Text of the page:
Recreational reading is a luxury — especially for attorneys — but there’s no better day to pick up a pleasant paperback than August 9: National Book Lover’s Day.
Despite the existence of e-books, audiobooks, and other digital reading tools, leafing through a physical book can be a novel (pun intended) experience. Yet, as an attorney, your time for recreation is limited. You read all day. Why should you spend your free time reading more?
Well, we’re glad you asked. Today, we’re highlighting how recreational reading can benefit attorneys and legal professionals.
Attorneys need to have nimble minds which can quickly adapt to changing circumstances and complex cases. Open a book and your mind may be opened to new cultures, new experiences, and new words. This newfound knowledge will improve your ability to strategize your cases and communicate more succinctly with clients, judges, and opposing counsel.
A curious mind can strategize outside the box.
Attorneys are storytellers.
One way to improve your own storytelling ability is by — you guessed it — reading stories.
Reading can give you a first-hand look at how to build perspectives and tell a story. While reading, ask yourself, how did this author create a narrative? What makes the storytelling good? Take the opportunity to observe factors that make a story compelling to you, then integrate them into your own story-building for your clients. For example:
- Why did the author include this scene? What does it add?
- How does the author set up the plot? Or set a tone?
- How did the author build this character? Why is this character favorable, or unfavorable?
Read to write better.
Attorneys spend a large portion of their days writing, and every case must be written in a captivating way. Reading authors who know their way around a sentence will improve your writing. Familiarizing yourself with the nuances of the English language may help you construct clear, concise arguments.
A well-constructed sentence is a joy when it slips seamlessly from mind to page.
Understand your clients better.
Reading books may even help you understand your clients better. Perhaps you have a client who is from another culture. Read an author of similar background and you may gain insight into how this culture approaches communication and problem solving. Books that explore subjects like history can give additional context, insights, and understanding about your client’s life experiences.
Meet your next client/contact/best friend.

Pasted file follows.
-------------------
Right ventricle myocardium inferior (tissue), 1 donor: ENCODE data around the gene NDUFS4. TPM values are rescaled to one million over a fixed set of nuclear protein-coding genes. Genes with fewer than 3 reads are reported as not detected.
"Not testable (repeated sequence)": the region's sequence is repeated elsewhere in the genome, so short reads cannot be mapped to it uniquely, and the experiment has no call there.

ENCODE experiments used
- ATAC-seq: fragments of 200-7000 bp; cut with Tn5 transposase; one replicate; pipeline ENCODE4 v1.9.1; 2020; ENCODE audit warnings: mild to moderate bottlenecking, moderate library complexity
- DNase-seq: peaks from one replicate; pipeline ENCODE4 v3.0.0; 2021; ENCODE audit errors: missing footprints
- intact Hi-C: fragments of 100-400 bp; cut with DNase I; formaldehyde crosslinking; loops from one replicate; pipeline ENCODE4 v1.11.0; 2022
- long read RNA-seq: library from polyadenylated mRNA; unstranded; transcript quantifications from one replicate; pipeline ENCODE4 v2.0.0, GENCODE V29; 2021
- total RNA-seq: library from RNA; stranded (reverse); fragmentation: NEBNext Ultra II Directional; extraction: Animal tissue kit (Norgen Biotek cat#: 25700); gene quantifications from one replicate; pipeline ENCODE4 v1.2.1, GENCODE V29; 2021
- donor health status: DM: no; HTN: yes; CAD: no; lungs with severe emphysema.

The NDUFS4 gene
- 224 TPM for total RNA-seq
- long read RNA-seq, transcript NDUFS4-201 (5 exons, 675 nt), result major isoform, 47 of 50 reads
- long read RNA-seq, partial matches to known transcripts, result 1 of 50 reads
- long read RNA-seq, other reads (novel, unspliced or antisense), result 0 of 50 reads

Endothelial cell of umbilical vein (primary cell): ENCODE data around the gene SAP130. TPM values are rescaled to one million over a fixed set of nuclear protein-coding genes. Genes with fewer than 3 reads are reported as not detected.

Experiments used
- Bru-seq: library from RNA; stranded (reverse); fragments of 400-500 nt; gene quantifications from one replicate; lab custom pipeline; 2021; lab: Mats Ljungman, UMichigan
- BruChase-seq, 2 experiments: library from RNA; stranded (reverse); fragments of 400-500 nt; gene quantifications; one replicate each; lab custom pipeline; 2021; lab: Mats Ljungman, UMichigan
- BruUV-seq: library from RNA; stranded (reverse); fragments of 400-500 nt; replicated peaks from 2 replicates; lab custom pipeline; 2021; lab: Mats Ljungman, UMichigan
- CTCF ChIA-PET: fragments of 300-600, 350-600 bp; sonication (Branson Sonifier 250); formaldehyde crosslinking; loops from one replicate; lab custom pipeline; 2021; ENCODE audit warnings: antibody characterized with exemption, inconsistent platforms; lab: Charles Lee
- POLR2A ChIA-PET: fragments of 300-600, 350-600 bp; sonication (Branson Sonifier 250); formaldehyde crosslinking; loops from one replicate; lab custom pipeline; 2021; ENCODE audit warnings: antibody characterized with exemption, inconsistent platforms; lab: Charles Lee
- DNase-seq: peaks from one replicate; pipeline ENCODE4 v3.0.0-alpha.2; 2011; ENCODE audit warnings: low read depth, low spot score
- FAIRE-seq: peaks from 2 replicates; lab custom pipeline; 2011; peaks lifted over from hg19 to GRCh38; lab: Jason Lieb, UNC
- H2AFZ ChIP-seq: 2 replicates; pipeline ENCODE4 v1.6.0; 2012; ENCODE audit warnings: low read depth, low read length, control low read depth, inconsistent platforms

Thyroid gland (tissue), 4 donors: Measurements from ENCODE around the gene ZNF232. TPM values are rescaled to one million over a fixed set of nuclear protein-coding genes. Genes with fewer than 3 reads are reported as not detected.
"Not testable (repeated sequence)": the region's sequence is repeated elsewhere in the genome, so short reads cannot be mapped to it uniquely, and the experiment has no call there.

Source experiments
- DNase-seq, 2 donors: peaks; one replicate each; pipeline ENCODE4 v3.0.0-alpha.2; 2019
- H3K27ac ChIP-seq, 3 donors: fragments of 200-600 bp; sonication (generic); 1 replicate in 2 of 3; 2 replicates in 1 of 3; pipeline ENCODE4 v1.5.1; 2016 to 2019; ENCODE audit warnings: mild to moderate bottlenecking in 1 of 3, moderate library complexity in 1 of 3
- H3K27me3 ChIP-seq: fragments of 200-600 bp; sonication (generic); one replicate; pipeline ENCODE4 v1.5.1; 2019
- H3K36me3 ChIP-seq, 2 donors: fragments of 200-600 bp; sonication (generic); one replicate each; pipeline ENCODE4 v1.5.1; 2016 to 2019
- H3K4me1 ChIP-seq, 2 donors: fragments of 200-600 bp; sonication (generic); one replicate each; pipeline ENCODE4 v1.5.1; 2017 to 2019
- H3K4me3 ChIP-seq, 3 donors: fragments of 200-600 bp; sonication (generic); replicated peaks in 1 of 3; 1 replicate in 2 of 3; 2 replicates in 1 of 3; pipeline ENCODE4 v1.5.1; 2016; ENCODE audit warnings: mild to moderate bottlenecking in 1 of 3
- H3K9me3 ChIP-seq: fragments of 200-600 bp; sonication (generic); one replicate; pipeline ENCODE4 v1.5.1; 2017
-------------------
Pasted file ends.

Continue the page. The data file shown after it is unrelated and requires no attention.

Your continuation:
Reading can improve your networking skills. Books offer a door into conversation with someone you’ve just met. Since common interests can bring people together, at your next marketing event, try asking people about the latest (or oldest) book they have read. Is there a story they remember? A character who influenced someone’s decision to become a lawyer? What novel kept the person awake binge-reading through the night? There’s a special book out there for everyone, you just need to find it, and with that, a new connection is made.
(Note: Learning others’ favorite novels is also helpful if you want to buy them a follow up gift.)
Escapism is sometimes necessary for relaxation and one appeal of books is that they aren’t (necessarily) real. Separate yourself from the stress of your day and see (or read) through the eyes of another, in a different place, time, or world. Step away and give yourself that moment of self-care and distraction before returning to work.
If you have time during a flight or between trials, lose yourself in a book for a while.
A satisfying sense of completion.
It isn’t uncommon for cases to go on endlessly. There can be simple joy in committing time to reading a novel or short story all the way through. Reading a story with a clear-cut beginning, middle, and end may give a real, though small, sense of accomplishment and fulfillment. And this might be just the motivating push you need to continue forward with your case.
Where to begin your reading journey?
Hook, line, and sinker. Reluctant readers need to be baited with a book of their interest. Attorneys can find recommendations from online legal blogs and publications or the library, but luckily, our firm has a hardworking librarian and book enthusiast, Barbara Reedy.
Barbara suggests two tempting, bite-sized books for even the busiest of legal professionals: “The Old Man and The Sea” by Ernest Hemingway and “The Sound of Waves” by Yukio Mishima. Both books, written by master wordsmiths, will transport you to another place and time and they are both only around 150 pages.
It’s important to keep your mind alive and curious because a large part of lawyering is hearing clients’ stories,” Barbara explains. “Attorneys need to understand and wrap their mind around those stories, and then retell them in a compelling way in court. The job is to tell nonfiction stories that engage like fiction.”
Yes, life is busy, but it can be worth it to keep reading and learning because there’s always something new that you have yet to discover... so pick up a book and see where it takes you.